By applying AI to sensor data, crop management systems have evolved into real artificial intelligence systems, providing richer recommendations and insights for decisions and actions related to improving production. It is expected that the use of ML methods in agriculture will be more widespread than today, which will allow the possibility of having integrated and applicable tools for farmers and businesses.

Within the domain of supply chain management, agriculture is widely acknowledged as a very intricate supply chain characterized by its multifaceted nature, including its complex stages of production, distribution, and consumption. In the realm of food production, AI has the ability to enable the optimization of production processes by monitoring crop health, predicting weather patterns, and optimizing irrigation and fertilization schedules across various aspects of crop cultivation. (GLOSA) These AI-powered tools are instrumental in providing knowledge and guidance on crucial tasks such as crop rotation planning, determining optimal planting times, managing water and nutrient levels, implementing effective pest management strategies, controlling diseases, ensuring optimal harvesting practices, and even aiding in food marketing, product distribution, and food safety measures throughout the entire food supply chain.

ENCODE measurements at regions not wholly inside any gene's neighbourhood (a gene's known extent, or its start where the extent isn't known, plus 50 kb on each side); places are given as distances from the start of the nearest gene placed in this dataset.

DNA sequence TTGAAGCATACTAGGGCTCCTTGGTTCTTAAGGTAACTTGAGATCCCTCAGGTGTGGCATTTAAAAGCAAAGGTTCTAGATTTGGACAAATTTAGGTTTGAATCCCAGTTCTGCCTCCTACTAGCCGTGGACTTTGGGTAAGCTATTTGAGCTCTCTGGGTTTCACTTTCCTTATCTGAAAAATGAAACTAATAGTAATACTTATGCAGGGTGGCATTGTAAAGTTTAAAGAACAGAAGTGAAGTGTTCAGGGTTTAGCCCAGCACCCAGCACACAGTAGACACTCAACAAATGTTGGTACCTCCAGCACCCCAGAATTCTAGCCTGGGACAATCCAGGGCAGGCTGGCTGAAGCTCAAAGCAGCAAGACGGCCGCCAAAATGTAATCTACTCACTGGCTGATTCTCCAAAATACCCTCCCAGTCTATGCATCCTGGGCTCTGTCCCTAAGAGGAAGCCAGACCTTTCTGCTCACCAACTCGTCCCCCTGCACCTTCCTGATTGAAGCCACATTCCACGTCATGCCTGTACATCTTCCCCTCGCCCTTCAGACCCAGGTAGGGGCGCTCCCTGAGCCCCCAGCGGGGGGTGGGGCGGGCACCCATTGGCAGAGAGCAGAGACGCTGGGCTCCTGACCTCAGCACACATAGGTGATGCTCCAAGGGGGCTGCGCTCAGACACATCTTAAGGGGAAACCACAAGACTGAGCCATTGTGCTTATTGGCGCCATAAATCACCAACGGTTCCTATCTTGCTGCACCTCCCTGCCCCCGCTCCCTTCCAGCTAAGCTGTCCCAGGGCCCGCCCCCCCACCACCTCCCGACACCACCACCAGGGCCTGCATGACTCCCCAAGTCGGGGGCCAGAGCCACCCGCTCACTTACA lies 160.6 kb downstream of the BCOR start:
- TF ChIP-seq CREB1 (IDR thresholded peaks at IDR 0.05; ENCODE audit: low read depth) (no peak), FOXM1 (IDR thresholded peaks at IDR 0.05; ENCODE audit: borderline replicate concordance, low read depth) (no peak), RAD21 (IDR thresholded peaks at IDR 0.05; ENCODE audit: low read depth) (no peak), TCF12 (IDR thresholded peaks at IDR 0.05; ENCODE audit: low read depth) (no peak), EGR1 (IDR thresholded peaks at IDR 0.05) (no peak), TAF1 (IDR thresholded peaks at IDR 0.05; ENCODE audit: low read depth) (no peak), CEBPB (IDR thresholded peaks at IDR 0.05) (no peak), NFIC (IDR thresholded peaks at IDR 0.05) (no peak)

While the potential of these technologies to enhance global food security and address environmental and climate change issues is recognized, there are significant challenges in terms of establishing a conducive business ecosystem, engaging stakeholders to form strategies, supporting research and development (R&D) efforts, promoting awareness and education in countries where such reforms and support are most needed.

Overwhelming Obstacles Despite Meaningful Solutions

It is an inescapable challenge to enable AI for traditional farming producers and those who lack expertise in rural areas, especially in developing nations. There are many challenges that are faced in this domain. The first challenge is the cost of investing in the AI solutions. While AI may provide many benefits, it is important to acknowledge that the initial investment and expenditure might be rather substantial. (GLOSA) The current financial challenges faced by several farms and agribusinesses make the implementation of AI unattainable, particularly for small-scale farmers and those operating in developing nations. However, the expense associated with the integration of AI is anticipated to decrease with time due to the availability of advanced technologies offered by agritech businesses. Moreover, there are other financial opportunities that contribute to cost reduction, including government grants and/or private investment.